Wednesday, January 30, 2019

Sleep patterns and genes

Research has recently been completed using data from 23andMe along with volunteer participants for the UK Biobank to determine the genetic influence that might play a role in whether someone tends to go to sleep early or later. The benefit of this test is that the participants from England actually wear activity monitors daily in order to track their movement, allowing the research to be derived from a person’s actual movement rather than whether they say they are a morning/night person. The participants’ genomes were looked at closely in an attempt to see what gene variants play a role in a person’s sleep pattern and their chronotype; it was found that those who have the largest number of morning-linked variants did actually fall asleep an average of 25 minutes earlier than the person who had the least amount. Overall, they looked at 351 possible genes variants that could affect a person’s tendency to fall asleep early or late, with most playing roles on brain tissue or in the retina, where we take in light. The researchers are also looking into how this sleep can affect mental health, mainly of those who are night owls.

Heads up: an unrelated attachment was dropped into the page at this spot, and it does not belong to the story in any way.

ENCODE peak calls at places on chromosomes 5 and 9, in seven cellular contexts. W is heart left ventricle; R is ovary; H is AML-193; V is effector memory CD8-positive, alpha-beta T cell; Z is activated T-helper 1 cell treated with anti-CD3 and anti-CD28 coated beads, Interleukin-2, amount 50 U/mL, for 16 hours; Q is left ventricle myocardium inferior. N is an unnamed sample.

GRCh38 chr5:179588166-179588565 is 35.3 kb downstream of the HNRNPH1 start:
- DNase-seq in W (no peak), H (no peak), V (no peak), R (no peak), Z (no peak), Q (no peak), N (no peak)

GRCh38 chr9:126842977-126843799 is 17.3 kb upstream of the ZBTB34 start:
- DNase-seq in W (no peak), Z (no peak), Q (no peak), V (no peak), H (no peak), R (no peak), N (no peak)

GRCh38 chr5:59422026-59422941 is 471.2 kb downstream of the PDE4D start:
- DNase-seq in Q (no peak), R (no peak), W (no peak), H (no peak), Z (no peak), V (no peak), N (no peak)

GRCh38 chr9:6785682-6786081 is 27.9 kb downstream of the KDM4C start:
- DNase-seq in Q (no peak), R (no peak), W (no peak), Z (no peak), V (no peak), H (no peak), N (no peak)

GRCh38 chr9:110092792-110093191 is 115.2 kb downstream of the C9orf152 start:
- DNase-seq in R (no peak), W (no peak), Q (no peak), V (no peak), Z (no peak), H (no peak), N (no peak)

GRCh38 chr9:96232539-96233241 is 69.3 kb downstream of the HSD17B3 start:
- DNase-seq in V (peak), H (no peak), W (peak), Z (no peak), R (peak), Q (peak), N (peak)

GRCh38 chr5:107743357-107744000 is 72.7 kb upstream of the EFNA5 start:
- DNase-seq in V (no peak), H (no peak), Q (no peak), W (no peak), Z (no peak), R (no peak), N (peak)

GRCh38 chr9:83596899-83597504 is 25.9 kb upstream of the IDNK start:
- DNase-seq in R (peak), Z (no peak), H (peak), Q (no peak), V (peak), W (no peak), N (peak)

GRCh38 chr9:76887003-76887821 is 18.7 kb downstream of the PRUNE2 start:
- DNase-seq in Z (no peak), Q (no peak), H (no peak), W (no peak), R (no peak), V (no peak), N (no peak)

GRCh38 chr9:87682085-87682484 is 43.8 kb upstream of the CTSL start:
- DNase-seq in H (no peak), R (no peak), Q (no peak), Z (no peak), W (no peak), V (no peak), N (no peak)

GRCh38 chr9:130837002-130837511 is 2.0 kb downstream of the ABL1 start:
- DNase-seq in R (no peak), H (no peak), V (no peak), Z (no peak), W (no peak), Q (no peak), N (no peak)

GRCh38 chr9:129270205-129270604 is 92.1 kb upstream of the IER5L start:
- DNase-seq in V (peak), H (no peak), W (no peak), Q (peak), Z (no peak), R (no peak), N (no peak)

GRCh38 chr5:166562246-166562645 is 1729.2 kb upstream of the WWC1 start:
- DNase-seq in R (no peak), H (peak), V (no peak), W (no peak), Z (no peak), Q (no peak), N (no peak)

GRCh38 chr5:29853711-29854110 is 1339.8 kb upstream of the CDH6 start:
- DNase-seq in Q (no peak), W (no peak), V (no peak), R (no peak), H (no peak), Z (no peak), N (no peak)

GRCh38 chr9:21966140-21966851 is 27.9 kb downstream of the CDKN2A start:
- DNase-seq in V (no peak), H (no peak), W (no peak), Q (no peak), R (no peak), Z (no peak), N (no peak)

As a self-proclaimed night owl, this article caught my eye, as I always assumed that my sleep pattern was a result of my relatively poor upkeep of it (which I'm sure still plays a role in it). I am particularly interested in how this can affect mental health, and I wonder whether those who are genetically inclined to go to sleep later are therefore more likely to develop a mental illness just due to the gene variant they possess. This was also my first time hearing about the UK Biobank, and I think this is a great resource for ethical research and data analysis on humans. 


  1. I have heard of the effects of blue light on your brain and how it effects your sleep schedule. Research describes it is due to the depletion of Dha when the retina is exposed to blue light after the sun goes down. I am curious to see if there is any connection between those studies and the research of genetics determining sleep schedule. I would be interested in learning more about potential supplements or ways to prevent someone from experiencing the effect of their respective gene.

  2. I found this article to be very interesting as well! As we are all starting to learn, it seems there may be a genetic predisposition for everything these days. And as someone who has redefined my sleep patterns into more of a morning person during my late twenties its pretty interesting to think i could be re framing my genes in a sense since i've always been a "night ow" until recently. I'm interested to see further research and if maybe genetic sequencing or alterations could potentially help people that suffer insomnia or other sleep related diseases.